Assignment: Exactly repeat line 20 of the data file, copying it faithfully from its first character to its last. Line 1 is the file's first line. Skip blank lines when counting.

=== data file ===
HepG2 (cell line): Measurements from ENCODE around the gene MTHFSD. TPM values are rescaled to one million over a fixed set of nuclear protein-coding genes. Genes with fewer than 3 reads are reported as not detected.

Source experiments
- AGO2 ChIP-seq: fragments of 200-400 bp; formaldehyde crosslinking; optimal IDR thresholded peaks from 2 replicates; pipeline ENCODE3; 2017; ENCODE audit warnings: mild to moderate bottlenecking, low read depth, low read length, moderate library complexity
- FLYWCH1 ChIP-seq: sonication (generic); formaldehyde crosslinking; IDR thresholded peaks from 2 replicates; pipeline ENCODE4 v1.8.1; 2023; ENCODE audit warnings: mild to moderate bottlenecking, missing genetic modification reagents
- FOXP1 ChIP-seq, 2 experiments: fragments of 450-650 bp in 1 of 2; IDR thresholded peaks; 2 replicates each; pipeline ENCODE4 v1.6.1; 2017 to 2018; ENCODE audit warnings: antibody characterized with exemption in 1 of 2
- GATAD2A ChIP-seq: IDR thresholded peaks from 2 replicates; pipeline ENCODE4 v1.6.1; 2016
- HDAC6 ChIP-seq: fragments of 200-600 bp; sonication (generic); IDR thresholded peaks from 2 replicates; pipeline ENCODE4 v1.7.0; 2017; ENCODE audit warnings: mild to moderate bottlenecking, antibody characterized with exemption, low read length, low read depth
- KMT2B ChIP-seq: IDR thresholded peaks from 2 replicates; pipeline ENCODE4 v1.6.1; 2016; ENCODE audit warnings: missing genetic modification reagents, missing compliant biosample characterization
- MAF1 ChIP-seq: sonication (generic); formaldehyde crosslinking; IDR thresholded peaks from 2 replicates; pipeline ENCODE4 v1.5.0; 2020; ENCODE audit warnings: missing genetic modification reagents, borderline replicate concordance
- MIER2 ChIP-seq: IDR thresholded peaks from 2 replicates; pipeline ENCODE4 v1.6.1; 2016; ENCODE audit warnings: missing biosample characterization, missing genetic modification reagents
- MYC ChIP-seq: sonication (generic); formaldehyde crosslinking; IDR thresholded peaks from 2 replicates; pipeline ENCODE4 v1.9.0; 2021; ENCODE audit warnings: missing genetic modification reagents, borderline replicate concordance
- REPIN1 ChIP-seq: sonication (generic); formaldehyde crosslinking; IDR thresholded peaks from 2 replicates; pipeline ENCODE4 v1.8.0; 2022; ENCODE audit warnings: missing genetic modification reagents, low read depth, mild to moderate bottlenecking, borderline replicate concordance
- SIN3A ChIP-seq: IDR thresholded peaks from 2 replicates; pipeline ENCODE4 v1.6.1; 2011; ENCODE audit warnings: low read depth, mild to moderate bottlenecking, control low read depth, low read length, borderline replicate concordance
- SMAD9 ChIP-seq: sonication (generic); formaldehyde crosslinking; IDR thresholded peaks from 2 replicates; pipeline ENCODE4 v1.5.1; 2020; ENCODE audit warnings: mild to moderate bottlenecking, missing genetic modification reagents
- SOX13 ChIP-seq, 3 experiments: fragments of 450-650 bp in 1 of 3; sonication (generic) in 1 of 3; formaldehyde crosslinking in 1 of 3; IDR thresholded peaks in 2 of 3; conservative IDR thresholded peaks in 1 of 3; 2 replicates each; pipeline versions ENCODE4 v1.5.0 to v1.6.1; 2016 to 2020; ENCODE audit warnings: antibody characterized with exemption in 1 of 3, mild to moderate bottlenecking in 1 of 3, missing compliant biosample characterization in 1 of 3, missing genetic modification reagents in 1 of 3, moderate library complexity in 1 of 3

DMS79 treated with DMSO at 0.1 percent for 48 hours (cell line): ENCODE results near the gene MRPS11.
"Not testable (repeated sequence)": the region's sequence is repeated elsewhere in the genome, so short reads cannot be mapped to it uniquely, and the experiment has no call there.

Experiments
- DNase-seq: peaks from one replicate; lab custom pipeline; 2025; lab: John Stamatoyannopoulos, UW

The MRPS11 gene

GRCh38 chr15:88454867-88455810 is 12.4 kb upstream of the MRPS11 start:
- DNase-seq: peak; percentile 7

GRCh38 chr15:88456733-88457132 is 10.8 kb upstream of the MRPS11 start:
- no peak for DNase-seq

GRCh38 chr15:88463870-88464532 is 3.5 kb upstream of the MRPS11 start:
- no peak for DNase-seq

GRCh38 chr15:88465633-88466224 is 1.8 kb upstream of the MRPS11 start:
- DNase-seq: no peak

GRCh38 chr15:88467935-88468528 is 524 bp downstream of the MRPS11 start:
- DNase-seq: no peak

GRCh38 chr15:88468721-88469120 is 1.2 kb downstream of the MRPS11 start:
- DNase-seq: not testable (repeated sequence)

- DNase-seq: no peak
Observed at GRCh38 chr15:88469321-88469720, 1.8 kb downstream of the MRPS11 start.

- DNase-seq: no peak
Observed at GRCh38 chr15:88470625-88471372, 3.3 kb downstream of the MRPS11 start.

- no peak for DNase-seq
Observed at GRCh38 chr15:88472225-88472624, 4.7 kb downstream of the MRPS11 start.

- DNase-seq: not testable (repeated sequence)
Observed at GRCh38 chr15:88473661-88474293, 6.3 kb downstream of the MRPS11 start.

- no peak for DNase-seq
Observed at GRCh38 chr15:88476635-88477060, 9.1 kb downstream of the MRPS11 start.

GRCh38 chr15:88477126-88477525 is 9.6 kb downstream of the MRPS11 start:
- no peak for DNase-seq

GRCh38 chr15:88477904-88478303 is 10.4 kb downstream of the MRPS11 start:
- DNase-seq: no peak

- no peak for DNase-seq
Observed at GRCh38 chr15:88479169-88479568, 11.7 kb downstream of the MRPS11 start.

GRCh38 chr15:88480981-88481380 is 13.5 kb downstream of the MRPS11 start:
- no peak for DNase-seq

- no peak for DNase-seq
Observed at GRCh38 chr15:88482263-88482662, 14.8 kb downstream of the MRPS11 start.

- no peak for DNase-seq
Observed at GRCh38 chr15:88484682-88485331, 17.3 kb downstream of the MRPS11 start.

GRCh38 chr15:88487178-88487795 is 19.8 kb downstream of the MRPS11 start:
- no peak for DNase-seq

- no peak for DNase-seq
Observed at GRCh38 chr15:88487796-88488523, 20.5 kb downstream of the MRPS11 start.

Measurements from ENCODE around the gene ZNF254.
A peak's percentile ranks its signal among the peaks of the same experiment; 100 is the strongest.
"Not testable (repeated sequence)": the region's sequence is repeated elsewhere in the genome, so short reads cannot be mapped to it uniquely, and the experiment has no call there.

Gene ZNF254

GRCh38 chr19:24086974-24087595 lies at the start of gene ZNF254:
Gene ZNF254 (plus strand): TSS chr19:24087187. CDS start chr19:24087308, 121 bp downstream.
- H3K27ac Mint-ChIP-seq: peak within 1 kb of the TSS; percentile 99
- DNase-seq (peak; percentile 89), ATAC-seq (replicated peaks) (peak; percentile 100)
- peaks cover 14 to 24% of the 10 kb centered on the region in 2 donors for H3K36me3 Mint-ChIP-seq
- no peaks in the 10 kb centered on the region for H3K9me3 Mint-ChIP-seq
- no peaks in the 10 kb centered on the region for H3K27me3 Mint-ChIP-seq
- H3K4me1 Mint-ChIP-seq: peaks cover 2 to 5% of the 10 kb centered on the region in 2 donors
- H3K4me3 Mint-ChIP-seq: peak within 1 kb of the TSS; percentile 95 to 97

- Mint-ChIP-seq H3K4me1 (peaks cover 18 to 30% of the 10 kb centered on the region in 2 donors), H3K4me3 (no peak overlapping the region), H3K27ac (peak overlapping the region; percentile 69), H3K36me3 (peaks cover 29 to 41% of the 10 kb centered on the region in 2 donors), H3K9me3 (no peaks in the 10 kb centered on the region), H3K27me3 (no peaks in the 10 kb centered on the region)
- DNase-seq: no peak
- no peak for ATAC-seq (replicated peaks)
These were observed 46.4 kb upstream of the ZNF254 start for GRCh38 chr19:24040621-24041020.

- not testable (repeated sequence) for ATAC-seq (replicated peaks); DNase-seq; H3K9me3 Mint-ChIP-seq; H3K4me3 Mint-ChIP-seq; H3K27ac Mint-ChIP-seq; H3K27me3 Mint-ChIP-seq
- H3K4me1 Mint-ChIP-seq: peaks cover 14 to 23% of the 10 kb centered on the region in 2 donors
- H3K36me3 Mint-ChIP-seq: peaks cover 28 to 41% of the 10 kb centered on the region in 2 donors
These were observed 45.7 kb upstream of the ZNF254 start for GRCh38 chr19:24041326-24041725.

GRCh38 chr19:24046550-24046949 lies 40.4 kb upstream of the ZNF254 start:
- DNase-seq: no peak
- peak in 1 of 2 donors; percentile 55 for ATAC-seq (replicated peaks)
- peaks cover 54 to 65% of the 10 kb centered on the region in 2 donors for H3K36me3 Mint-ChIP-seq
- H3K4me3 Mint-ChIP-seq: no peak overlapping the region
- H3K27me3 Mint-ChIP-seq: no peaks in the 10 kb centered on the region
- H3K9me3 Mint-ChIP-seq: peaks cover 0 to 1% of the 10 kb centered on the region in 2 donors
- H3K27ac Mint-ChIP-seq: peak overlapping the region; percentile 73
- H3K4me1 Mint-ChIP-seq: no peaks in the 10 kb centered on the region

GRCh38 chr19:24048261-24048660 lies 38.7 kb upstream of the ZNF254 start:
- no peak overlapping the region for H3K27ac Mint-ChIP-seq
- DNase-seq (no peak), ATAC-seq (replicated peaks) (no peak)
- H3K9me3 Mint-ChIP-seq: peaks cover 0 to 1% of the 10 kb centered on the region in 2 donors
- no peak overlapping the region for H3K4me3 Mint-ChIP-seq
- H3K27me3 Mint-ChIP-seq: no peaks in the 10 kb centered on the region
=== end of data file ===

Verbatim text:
The MRPS11 gene